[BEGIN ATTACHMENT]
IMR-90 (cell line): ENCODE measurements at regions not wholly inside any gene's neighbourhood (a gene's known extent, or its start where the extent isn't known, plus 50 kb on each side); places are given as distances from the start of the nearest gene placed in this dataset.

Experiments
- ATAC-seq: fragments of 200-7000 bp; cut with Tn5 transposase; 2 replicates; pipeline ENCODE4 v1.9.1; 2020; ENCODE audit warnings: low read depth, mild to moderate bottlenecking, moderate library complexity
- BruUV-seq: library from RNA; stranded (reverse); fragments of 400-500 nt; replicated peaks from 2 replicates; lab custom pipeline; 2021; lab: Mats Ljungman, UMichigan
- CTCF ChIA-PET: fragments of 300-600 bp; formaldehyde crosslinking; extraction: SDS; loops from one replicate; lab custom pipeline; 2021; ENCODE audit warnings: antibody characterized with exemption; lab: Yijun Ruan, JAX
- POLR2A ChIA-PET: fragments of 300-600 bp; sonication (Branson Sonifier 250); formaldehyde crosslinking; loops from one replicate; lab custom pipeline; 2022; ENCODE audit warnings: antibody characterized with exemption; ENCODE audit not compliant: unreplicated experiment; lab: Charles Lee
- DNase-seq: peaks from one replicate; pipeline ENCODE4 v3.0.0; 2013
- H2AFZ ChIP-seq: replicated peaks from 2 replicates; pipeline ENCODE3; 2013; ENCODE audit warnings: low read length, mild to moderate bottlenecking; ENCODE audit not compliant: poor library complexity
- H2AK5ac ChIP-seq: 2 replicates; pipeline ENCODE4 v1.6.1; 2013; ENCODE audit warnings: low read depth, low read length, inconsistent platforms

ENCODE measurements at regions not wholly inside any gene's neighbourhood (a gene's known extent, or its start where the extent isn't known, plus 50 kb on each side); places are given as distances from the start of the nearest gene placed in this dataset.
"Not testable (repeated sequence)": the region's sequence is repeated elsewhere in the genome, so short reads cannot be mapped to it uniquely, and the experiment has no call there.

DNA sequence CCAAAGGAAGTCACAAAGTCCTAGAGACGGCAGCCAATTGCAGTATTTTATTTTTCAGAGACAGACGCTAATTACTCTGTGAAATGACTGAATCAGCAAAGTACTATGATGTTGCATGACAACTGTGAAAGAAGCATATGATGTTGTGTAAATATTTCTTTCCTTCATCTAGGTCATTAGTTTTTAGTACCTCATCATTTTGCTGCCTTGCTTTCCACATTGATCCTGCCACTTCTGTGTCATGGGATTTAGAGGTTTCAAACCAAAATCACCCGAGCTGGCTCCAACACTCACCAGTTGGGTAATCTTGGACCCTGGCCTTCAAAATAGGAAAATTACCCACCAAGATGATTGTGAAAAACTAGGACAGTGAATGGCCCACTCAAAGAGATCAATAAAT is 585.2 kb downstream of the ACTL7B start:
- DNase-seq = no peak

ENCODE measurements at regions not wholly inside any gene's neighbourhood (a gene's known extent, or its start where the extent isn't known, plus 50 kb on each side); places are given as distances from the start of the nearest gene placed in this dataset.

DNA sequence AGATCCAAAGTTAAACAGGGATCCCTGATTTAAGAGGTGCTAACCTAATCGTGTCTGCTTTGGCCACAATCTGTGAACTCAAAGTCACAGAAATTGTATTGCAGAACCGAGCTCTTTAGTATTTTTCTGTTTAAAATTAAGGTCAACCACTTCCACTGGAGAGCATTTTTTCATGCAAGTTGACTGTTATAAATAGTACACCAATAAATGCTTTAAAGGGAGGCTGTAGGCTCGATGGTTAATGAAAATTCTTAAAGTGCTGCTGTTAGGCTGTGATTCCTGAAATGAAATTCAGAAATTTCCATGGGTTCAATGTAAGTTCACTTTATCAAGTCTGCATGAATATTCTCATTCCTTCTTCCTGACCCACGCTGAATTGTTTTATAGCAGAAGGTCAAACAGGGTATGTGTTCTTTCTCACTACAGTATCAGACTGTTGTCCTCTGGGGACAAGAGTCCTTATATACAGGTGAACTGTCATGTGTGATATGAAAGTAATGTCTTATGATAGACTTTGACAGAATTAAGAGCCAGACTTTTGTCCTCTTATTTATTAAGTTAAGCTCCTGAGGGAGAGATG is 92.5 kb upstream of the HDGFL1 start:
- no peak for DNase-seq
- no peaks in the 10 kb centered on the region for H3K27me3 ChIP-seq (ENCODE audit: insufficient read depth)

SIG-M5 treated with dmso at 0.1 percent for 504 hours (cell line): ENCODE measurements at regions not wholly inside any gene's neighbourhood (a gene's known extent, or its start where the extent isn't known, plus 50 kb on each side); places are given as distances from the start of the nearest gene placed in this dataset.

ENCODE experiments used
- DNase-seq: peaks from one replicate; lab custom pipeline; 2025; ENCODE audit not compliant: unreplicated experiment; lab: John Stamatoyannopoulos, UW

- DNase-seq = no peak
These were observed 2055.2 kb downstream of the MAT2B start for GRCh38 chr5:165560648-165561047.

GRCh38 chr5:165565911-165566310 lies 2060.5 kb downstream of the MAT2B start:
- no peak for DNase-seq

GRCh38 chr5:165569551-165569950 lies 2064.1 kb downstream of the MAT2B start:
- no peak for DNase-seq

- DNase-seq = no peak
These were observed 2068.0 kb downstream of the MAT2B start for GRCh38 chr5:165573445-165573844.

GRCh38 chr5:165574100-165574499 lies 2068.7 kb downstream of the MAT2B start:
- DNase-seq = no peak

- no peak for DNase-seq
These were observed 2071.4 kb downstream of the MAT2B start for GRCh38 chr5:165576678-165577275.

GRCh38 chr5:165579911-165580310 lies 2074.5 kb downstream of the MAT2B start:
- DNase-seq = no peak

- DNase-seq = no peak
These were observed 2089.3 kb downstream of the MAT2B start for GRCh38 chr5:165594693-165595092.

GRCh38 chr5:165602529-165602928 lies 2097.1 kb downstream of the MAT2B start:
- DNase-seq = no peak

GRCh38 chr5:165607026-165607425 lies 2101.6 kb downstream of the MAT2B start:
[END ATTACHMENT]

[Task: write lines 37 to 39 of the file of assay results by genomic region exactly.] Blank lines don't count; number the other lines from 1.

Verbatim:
GRCh38 chr5:165602529-165602928 lies 2097.1 kb downstream of the MAT2B start:
- DNase-seq = no peak

GRCh38 chr5:165607026-165607425 lies 2101.6 kb downstream of the MAT2B start: